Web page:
Have you ever found yourself wondering if everything is fine? Nothing out of the ordinary is happening, yet you find that nothing is quite as it seems. Maybe it’s the deep-seated paranoia that comes in waves while you sleep; after all, you did check everything before retiring for the night. The stove is off, the glass you used is on the table, and you left your keys in your bag. However, as you try to sleep, something moves from the corner of your eye, and you can’t help but feel that something is not quite right in your home. This is the feeling you get when becoming immersed into Unmaker, an album filled with a certain amount of dread that just makes you uneasy. You cannot trust what you are hearing – after all, are the screams sitting below the sludgy, sonic threshold inside your head or within the demented post-metal LLNN weaves into existence?
Just like their label mates Year of No Light, I found myself seeing LLNN during Roadburn Redux this year (bless the Pelagic Records showcase). Between the flurry of days where I tried to catch up with everything that I could listen to and watch, LLNN was one of those bands that I was unaware of but completely floored me. Something about the way they created one of the most sonically diverse and intense atmospheres during the festival made me want to see what they were like when confined to a release. Now, Unmaker is an album whose intensity and soundscapes make you extremely uncomfortable; however, once you get past that sense of discomfort, you start to notice some of the finer details underneath that intensity. Something about the way the music is structured makes you want to hum along, maybe move along, while you stare out into space. Unmaker has a heartbeat in its fetid corpse, but it’s slightly off – and that’s where its appeal lies.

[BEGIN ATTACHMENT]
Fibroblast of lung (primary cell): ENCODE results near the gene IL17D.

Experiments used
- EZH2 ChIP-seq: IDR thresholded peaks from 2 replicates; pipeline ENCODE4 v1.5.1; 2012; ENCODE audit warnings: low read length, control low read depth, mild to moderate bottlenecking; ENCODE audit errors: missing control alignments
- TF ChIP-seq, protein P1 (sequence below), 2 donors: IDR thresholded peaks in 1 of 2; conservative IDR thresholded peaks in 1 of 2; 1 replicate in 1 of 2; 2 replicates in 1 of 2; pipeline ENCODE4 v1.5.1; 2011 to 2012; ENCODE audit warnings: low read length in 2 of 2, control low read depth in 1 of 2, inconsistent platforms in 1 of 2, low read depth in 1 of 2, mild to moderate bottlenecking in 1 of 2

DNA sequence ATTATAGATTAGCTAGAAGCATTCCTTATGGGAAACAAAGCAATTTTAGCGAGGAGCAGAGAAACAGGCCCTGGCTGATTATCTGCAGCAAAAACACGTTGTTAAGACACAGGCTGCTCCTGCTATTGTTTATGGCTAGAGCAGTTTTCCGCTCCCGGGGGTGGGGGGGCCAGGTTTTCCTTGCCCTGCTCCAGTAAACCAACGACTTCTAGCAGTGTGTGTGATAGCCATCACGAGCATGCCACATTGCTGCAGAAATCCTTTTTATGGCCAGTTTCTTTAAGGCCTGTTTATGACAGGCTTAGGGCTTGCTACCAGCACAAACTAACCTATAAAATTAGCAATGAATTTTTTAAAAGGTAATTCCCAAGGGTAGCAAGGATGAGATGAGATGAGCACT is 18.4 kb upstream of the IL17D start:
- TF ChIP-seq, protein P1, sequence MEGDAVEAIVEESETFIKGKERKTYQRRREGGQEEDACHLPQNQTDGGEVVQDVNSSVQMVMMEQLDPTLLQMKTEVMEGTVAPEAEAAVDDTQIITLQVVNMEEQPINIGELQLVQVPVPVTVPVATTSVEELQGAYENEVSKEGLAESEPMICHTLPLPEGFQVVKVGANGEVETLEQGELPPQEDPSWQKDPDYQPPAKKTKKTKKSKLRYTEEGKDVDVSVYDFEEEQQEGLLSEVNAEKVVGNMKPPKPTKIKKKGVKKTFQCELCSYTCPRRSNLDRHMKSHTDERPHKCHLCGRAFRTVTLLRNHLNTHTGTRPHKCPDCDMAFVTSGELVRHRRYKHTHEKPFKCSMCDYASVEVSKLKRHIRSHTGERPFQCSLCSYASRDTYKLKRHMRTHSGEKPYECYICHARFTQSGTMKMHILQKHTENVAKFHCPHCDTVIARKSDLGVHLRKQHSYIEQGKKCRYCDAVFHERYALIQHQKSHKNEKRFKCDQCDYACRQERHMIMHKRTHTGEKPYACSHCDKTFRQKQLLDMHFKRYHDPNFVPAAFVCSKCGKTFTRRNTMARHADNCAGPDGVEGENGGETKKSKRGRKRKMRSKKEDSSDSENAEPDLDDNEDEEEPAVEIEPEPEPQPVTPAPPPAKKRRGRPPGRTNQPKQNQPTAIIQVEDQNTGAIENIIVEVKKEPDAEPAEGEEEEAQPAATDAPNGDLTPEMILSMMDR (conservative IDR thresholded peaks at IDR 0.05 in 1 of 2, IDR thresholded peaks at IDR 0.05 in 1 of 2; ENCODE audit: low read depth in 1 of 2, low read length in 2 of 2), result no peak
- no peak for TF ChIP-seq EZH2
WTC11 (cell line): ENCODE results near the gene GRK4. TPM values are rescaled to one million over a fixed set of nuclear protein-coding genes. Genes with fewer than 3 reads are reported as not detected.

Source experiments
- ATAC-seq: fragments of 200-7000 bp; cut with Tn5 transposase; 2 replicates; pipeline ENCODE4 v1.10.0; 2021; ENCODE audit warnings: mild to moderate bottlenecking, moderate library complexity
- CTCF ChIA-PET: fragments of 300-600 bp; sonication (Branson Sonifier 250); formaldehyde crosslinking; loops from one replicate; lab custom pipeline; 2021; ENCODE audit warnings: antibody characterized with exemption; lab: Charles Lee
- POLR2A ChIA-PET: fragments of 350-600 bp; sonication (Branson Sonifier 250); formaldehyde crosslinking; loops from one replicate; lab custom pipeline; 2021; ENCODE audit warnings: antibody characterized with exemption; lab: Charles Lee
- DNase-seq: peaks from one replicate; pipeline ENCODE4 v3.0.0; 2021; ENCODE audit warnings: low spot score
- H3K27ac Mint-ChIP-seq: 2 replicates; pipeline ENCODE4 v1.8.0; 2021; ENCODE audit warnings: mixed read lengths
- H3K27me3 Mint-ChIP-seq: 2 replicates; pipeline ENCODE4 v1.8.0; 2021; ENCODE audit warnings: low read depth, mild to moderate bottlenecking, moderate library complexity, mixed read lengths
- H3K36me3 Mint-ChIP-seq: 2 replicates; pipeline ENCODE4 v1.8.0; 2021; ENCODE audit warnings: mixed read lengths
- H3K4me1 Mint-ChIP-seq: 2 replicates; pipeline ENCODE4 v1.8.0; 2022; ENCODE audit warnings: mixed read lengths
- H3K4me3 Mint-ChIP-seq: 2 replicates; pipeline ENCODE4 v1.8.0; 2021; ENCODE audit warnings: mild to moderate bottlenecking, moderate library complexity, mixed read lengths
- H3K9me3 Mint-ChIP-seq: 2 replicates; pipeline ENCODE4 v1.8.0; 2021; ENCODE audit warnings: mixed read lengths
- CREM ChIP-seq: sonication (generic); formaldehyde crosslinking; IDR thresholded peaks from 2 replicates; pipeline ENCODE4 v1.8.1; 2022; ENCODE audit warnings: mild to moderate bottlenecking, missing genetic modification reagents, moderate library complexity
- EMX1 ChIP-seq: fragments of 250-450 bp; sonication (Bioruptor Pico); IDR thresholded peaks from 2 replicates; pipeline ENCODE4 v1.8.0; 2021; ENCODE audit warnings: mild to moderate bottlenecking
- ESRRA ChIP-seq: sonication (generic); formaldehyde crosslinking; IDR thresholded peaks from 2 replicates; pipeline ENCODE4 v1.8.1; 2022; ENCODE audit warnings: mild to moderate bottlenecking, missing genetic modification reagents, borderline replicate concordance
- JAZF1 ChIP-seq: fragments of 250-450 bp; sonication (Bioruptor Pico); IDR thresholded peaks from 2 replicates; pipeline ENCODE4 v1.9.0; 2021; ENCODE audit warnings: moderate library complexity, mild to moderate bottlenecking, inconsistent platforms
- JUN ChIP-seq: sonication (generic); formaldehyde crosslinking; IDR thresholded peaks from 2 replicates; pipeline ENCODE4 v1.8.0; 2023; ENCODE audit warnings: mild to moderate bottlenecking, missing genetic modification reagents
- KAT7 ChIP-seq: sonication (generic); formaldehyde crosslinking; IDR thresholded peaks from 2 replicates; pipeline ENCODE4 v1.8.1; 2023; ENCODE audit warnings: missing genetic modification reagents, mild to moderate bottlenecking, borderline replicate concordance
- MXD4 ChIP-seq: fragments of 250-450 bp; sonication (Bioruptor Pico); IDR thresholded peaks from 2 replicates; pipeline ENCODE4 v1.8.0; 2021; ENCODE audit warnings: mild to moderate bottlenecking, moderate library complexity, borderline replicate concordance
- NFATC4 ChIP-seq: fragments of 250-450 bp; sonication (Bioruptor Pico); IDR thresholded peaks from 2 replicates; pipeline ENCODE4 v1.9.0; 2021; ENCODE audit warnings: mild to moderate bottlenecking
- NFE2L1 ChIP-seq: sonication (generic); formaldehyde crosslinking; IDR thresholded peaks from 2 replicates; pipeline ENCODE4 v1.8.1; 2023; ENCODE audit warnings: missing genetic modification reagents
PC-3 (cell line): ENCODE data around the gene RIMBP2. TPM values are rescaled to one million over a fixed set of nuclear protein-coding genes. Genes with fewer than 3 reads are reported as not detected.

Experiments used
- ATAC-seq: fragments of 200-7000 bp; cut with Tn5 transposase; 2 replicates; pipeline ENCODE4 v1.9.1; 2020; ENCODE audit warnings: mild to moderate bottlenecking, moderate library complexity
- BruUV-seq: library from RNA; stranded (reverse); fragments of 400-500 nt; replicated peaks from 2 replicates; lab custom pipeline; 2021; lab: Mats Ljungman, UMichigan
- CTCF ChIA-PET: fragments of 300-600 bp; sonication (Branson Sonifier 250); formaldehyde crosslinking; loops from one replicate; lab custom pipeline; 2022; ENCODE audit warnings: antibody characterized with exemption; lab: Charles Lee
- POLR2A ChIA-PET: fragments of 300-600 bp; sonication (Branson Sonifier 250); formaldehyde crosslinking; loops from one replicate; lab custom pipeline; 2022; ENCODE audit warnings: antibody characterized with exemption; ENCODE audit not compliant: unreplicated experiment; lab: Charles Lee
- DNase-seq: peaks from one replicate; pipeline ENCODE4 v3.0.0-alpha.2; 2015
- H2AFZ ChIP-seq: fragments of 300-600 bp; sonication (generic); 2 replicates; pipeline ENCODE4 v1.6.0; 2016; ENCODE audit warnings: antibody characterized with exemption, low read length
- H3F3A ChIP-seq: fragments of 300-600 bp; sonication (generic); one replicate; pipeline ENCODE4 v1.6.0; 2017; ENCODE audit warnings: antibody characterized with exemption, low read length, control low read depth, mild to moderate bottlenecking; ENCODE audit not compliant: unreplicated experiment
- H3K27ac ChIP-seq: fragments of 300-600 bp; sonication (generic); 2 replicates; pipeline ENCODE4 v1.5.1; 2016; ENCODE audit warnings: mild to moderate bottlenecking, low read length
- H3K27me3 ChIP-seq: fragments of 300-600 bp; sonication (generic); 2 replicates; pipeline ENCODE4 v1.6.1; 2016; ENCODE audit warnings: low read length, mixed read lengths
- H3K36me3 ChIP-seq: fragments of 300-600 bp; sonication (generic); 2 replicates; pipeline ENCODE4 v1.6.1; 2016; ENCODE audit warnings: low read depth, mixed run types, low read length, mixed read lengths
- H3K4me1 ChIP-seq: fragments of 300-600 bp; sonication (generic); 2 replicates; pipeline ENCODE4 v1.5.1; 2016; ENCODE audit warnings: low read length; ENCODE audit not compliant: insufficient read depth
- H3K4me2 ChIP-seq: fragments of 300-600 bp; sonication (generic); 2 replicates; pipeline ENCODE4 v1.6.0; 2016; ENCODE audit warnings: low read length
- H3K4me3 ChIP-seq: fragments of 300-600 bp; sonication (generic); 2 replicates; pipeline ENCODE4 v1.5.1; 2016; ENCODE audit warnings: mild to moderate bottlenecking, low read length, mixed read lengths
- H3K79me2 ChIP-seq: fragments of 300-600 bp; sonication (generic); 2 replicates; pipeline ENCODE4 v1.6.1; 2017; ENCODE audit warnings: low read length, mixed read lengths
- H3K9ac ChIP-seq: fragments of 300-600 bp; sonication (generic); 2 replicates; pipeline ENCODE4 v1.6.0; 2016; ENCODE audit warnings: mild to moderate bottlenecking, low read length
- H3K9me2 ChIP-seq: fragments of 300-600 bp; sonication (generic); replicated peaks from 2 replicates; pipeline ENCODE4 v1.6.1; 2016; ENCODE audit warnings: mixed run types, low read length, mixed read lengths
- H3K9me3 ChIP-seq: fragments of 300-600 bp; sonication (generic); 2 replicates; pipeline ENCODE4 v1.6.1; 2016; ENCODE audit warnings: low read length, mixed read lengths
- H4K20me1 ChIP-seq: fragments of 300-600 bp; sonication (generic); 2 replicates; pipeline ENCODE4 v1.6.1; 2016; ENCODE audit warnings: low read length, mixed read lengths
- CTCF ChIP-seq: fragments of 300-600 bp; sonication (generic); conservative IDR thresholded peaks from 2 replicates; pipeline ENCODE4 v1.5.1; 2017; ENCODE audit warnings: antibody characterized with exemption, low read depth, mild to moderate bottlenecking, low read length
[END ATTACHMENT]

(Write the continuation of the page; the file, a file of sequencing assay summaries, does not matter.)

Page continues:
Unmaker is an unsettling record because it asks you to take the familiar – or whatever the meaning of post-metal is – and deconstruct it down to its barest essentials. The harrowing screams, dissonance, sludgy reverb, and incohesive pacing makes sure that any expectation you had when approaching this record are completely out the door. What you get is an intense and hard-hitting record that makes your heart vibrate, feeling as if you are right next to the speakers at a noise show without earplugs. However, once you have finally become accustomed to the noise, you will slowly start to understand the groove underneath the surface layer of noise and dissonance. Although something hard to get into without knowing what is going on, Unmaker is one of the more accessible records I have heard of this caliber; its intensity and dense sonic atmosphere can be off-putting, but it weeds out the weak. It also helps that the first song, “Imperial,” sounds like The Ocean’s theming in Phanerozoic I and II; it gives you a moment to breathe before throwing you straight into the lion’s den.
I also wanted to take a moment to briefly talk about my favorite track on the album. While “Obsidian” may be the song that most people are familiar with, given its mid-pacing and tendency for fast drum and heavy guitar work, something about “Forger” kept me coming back. What sounds like metal hitting metal in the intro before the syncopated guitar and screams kick in and then immediately shifts into one of the slowest and most melodic songs on the album, which is such a bait-and-switch that I had to listen to the song a couple of times before I understood what was happening. At first listen, “Forger” is a weird song, but the more you focus on the finer details – the sweeping, toned-down screeching, what sounds like the highest notes on the fingerboard, and heavy, melodic synth work – the more the song makes sense. I found it to be a beautiful, well-paced track, compelling enough for multiple listens.
All in all, Unmaker does what it aims to do: it unmakes everything you have known about post-metal as a whole and dives into new, unexplored sonic territory within the span of 40 minutes. For a post-metal record, it feels quite short, but its pacing makes up for its runtime. I suggest you leave your expectations at the door and stay awhile; you may come around to enjoying this just as much as I did.